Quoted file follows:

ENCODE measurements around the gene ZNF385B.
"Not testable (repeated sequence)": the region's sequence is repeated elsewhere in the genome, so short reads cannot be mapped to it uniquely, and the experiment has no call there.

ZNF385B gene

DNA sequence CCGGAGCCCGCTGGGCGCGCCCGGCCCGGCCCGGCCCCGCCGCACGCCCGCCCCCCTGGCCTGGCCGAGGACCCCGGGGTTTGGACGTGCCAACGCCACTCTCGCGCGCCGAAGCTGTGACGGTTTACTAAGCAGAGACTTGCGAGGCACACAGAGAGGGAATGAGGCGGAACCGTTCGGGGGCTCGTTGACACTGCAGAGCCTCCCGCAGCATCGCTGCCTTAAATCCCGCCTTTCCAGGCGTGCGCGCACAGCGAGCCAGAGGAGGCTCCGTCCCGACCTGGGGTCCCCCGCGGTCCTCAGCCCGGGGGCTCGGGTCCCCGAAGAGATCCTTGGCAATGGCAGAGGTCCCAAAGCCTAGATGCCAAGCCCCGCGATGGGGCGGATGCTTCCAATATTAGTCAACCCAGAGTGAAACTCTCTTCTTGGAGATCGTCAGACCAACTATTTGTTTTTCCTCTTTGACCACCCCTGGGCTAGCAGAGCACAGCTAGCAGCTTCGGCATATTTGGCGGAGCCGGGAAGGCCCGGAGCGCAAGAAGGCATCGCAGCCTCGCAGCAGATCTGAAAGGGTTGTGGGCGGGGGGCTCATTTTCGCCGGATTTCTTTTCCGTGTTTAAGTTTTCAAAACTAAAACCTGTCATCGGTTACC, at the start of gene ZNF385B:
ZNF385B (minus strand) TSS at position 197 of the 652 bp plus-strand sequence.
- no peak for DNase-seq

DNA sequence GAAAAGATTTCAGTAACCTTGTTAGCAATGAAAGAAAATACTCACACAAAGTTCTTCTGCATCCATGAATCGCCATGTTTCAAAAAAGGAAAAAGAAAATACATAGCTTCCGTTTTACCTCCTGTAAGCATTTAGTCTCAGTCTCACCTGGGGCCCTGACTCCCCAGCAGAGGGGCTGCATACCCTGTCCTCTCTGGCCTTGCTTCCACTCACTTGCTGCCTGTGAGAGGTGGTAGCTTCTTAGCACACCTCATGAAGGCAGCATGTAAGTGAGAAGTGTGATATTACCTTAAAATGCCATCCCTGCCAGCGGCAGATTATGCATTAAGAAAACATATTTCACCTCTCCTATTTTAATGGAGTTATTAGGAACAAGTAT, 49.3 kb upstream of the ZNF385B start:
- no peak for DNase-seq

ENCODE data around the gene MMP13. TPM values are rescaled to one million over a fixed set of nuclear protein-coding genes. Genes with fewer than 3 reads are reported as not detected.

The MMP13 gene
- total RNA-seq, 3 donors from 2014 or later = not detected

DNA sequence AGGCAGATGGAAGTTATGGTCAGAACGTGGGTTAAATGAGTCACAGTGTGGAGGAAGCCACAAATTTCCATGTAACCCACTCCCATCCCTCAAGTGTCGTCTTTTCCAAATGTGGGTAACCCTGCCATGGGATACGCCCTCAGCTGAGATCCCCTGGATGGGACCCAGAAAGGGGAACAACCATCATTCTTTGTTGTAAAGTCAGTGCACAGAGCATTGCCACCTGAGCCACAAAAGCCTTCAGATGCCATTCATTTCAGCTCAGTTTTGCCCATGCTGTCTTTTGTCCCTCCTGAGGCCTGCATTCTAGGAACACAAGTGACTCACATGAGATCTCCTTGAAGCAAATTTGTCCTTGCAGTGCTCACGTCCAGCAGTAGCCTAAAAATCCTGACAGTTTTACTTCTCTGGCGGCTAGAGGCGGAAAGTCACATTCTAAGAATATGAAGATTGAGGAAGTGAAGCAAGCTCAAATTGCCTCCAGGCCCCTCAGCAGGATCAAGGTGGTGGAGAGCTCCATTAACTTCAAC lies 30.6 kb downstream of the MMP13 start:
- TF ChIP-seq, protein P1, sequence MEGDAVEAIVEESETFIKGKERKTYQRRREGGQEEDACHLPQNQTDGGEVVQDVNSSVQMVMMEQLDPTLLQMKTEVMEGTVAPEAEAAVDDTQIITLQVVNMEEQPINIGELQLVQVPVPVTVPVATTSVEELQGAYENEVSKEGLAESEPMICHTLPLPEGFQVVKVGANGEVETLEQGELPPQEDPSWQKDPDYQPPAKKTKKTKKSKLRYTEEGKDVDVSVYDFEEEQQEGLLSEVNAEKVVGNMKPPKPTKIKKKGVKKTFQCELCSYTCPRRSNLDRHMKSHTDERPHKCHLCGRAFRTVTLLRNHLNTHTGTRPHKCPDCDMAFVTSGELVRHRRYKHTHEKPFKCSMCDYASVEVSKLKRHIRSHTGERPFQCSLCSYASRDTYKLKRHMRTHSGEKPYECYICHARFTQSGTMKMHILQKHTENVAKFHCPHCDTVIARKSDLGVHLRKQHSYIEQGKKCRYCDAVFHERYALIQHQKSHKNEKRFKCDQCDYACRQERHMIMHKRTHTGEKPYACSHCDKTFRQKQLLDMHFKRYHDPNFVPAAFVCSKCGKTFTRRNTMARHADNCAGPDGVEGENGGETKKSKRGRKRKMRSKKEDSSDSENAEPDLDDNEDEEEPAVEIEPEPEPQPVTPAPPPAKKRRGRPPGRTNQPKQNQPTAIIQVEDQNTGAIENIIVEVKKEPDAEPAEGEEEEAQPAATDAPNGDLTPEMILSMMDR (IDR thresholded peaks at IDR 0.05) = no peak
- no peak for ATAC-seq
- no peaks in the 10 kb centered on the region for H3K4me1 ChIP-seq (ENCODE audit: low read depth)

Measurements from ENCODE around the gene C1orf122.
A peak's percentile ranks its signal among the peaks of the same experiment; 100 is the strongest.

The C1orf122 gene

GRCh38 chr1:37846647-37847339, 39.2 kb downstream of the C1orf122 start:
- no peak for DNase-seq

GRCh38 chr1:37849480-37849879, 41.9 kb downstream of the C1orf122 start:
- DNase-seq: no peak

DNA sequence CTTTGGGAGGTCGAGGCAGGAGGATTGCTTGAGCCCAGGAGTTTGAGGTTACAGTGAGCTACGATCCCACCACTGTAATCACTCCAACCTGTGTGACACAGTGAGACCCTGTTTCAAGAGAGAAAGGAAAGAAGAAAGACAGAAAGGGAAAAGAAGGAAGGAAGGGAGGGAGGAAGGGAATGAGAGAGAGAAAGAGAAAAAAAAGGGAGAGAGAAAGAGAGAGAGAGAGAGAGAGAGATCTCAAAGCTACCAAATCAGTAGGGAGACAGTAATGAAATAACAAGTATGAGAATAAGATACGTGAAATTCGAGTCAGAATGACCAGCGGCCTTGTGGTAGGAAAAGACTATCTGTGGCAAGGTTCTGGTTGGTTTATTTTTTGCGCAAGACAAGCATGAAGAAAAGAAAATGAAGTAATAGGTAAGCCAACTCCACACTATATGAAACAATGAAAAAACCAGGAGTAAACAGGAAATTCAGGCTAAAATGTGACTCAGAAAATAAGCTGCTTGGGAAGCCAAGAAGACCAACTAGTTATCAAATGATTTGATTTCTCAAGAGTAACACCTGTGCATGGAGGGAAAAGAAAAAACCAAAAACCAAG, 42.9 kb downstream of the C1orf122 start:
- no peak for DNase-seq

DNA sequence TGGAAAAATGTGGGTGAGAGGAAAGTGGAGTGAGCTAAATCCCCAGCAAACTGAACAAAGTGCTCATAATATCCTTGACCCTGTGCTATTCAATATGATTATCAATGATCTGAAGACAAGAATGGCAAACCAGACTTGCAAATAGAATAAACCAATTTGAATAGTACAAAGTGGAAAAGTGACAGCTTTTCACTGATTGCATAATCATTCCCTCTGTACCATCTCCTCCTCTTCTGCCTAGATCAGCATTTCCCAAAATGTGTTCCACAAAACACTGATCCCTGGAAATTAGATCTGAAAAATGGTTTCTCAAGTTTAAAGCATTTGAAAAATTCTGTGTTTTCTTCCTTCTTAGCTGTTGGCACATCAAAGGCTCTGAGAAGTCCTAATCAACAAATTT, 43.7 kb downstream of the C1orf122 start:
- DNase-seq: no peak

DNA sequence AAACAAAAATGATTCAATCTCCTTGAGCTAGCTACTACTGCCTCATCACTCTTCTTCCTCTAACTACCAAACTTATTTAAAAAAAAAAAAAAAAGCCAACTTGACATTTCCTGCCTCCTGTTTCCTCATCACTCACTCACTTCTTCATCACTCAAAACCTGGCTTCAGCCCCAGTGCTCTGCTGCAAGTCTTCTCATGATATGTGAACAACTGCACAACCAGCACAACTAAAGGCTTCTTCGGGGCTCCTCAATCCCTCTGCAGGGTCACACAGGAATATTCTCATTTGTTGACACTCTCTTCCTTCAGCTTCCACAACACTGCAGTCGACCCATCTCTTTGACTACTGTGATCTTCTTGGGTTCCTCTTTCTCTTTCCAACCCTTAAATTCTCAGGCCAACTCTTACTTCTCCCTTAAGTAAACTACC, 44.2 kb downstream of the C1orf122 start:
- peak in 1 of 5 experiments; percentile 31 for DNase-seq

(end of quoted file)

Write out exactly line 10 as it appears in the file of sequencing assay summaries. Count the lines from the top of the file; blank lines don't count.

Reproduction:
The MMP13 gene